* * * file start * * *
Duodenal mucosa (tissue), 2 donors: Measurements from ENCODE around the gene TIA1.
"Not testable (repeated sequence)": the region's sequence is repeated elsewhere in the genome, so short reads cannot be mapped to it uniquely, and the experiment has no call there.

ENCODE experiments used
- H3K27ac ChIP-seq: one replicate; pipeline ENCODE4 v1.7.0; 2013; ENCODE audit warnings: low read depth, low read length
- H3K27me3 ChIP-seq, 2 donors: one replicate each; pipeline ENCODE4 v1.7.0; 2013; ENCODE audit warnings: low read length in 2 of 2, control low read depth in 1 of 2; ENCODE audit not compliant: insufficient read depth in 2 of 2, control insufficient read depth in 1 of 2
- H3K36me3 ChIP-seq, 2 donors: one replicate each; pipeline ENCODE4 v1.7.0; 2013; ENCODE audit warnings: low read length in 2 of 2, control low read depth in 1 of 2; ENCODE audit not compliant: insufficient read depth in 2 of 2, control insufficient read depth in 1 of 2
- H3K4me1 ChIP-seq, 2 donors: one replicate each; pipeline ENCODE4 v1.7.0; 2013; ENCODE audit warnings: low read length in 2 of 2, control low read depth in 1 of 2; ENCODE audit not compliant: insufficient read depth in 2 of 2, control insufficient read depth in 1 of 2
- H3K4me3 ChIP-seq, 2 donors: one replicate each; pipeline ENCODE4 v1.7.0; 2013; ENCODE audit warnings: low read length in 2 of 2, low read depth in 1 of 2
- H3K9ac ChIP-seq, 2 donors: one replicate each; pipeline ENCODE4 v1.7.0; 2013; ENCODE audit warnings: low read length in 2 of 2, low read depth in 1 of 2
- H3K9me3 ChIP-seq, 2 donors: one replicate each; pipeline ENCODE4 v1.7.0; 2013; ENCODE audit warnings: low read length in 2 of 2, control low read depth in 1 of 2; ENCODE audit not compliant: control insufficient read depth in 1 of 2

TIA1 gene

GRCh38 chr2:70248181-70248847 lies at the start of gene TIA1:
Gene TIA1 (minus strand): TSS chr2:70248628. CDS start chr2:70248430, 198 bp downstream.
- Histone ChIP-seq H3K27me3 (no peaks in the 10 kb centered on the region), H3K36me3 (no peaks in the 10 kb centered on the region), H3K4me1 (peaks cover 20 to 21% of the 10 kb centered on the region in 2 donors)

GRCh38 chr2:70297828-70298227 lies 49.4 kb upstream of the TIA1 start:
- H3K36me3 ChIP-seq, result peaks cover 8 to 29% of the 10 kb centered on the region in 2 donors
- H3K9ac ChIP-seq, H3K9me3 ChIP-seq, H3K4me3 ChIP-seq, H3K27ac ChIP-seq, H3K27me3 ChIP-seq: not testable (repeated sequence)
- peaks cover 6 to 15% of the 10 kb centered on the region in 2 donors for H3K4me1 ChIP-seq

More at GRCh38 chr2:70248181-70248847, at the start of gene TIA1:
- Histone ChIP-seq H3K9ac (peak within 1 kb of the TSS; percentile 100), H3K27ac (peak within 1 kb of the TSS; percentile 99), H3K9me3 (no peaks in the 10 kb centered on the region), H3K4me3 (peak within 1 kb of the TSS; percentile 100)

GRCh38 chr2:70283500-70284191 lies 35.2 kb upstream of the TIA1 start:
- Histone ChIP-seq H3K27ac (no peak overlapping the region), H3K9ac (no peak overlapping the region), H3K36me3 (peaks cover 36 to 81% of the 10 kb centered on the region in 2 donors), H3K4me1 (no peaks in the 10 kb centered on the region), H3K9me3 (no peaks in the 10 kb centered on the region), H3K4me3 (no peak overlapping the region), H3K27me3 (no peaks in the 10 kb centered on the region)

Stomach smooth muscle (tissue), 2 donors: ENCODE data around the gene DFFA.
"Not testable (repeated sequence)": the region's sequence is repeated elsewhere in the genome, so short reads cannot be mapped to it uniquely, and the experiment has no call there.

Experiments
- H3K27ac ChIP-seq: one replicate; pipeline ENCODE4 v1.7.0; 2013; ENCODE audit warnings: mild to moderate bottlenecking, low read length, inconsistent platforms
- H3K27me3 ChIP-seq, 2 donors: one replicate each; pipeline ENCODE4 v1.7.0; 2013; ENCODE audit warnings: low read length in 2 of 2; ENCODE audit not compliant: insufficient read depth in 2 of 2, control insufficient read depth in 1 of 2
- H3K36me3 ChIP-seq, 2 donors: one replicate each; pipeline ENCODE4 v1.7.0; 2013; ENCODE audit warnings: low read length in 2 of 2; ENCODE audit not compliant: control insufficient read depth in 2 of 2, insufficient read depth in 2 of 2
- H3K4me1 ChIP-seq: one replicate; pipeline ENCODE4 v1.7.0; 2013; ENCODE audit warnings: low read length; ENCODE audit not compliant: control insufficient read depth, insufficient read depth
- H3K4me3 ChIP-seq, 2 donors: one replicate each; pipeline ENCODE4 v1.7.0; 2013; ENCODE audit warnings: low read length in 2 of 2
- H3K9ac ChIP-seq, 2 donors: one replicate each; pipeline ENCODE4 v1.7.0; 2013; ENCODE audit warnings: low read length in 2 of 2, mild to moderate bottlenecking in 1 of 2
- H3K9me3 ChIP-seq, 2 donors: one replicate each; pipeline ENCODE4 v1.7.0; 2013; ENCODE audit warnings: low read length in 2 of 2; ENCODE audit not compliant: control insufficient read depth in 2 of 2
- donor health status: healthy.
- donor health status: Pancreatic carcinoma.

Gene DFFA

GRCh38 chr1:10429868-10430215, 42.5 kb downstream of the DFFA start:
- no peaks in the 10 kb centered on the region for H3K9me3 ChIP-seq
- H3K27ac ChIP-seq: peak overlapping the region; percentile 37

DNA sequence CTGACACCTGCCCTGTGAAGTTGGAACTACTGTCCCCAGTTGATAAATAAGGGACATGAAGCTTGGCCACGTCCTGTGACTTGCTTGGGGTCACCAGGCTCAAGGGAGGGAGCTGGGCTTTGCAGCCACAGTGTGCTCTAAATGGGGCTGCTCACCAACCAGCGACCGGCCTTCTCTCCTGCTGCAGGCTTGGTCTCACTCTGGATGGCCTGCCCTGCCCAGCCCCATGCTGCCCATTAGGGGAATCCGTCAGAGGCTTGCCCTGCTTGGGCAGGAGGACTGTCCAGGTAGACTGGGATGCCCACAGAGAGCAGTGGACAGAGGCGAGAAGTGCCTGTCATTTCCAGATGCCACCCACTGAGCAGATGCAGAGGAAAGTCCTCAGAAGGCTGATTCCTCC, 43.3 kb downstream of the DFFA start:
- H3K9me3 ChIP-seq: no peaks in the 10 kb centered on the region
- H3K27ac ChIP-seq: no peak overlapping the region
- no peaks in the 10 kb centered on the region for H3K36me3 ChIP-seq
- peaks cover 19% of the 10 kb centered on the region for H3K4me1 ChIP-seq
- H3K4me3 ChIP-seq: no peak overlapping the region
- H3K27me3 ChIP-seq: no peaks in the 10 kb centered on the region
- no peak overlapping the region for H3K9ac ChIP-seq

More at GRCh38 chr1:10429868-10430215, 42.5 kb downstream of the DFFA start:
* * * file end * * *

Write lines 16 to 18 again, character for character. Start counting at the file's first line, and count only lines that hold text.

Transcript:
- H3K36me3 ChIP-seq, result peaks cover 8 to 29% of the 10 kb centered on the region in 2 donors
- H3K9ac ChIP-seq, H3K9me3 ChIP-seq, H3K4me3 ChIP-seq, H3K27ac ChIP-seq, H3K27me3 ChIP-seq: not testable (repeated sequence)
- peaks cover 6 to 15% of the 10 kb centered on the region in 2 donors for H3K4me1 ChIP-seq